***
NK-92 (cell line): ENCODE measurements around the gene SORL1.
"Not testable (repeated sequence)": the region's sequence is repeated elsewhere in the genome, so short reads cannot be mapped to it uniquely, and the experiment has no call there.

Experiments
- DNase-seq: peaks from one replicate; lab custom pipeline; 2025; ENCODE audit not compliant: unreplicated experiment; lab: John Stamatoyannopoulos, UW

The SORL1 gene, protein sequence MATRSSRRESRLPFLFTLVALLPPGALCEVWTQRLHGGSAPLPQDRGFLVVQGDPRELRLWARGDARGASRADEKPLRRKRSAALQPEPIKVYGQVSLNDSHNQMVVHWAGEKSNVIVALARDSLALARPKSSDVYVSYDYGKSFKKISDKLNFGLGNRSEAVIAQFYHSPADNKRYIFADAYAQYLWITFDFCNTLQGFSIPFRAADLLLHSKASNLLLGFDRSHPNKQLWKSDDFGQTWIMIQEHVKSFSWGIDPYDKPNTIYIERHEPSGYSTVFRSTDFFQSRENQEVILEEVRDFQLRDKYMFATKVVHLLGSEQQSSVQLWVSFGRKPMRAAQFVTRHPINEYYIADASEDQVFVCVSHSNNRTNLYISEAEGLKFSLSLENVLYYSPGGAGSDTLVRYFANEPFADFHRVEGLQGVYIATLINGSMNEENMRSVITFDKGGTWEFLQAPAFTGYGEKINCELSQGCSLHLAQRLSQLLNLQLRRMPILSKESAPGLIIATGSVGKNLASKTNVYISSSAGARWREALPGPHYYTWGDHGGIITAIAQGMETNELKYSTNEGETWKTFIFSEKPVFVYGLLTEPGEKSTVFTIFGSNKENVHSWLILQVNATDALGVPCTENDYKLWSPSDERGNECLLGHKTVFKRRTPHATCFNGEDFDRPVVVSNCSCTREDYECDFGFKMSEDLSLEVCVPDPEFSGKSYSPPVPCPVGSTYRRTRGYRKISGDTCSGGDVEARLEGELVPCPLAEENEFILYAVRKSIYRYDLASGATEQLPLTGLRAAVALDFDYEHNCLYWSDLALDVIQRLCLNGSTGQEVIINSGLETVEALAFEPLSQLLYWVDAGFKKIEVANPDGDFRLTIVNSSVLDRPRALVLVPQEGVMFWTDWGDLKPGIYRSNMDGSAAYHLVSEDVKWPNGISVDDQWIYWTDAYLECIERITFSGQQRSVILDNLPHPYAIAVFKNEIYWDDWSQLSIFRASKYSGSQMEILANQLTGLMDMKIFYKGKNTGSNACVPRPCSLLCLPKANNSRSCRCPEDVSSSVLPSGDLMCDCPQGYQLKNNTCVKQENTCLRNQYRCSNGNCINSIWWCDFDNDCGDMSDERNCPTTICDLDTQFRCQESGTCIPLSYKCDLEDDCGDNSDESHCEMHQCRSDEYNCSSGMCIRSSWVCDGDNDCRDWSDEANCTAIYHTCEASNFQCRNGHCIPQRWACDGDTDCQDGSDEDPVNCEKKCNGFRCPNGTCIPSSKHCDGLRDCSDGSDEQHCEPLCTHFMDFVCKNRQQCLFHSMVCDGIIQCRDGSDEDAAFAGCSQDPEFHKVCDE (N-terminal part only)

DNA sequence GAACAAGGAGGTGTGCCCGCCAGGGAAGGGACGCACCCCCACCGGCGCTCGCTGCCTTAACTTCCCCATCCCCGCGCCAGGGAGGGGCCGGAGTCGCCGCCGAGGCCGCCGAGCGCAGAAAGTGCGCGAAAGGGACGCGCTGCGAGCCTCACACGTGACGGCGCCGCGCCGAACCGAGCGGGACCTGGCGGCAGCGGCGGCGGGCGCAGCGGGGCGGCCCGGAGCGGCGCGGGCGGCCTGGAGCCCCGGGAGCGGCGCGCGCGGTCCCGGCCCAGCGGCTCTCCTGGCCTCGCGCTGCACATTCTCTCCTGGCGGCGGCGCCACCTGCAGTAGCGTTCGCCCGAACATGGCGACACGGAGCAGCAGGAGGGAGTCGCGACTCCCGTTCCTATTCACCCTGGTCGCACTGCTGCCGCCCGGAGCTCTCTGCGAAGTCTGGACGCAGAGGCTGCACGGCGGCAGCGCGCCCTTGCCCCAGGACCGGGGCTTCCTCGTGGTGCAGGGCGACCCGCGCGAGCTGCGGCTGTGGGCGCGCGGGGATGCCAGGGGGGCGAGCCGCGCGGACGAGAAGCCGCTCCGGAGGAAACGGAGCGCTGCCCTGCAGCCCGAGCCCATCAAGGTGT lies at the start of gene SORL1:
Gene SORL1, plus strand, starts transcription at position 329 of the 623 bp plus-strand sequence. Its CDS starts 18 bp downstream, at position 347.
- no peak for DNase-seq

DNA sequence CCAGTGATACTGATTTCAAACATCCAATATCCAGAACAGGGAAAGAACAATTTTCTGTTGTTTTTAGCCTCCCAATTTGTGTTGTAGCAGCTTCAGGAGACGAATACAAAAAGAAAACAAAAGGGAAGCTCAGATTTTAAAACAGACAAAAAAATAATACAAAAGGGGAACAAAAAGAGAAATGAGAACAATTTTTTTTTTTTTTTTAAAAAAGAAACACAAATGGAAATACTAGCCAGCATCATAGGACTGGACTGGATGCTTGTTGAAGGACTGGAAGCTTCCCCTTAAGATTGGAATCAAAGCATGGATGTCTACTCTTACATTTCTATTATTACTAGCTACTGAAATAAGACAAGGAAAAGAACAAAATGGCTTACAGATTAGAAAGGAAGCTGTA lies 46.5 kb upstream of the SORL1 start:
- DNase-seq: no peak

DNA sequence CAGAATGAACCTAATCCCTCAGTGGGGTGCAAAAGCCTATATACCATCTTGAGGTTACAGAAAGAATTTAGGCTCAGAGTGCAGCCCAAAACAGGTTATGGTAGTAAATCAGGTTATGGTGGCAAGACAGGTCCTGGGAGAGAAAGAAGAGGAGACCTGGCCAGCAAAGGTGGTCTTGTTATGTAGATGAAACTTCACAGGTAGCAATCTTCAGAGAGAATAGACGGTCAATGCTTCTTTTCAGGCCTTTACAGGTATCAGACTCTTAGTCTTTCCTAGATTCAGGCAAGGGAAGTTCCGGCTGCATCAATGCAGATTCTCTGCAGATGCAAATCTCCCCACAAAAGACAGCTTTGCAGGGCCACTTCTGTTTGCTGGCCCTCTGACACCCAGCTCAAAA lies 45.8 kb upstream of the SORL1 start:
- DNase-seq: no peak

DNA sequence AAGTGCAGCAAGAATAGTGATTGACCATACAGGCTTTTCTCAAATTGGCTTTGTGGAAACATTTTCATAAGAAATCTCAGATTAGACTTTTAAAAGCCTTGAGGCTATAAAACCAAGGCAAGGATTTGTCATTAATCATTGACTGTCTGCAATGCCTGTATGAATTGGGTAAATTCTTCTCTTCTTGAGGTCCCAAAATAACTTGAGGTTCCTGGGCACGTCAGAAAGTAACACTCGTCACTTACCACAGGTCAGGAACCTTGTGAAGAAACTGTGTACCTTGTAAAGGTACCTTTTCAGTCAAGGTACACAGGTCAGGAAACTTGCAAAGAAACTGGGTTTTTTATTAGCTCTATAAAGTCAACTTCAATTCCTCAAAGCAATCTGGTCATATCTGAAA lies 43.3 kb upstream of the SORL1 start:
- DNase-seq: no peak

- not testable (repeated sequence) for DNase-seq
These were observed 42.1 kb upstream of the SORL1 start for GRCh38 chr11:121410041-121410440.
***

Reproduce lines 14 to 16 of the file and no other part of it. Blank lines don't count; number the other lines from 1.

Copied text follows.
- DNase-seq: no peak

- not testable (repeated sequence) for DNase-seq
These were observed 42.1 kb upstream of the SORL1 start for GRCh38 chr11:121410041-121410440.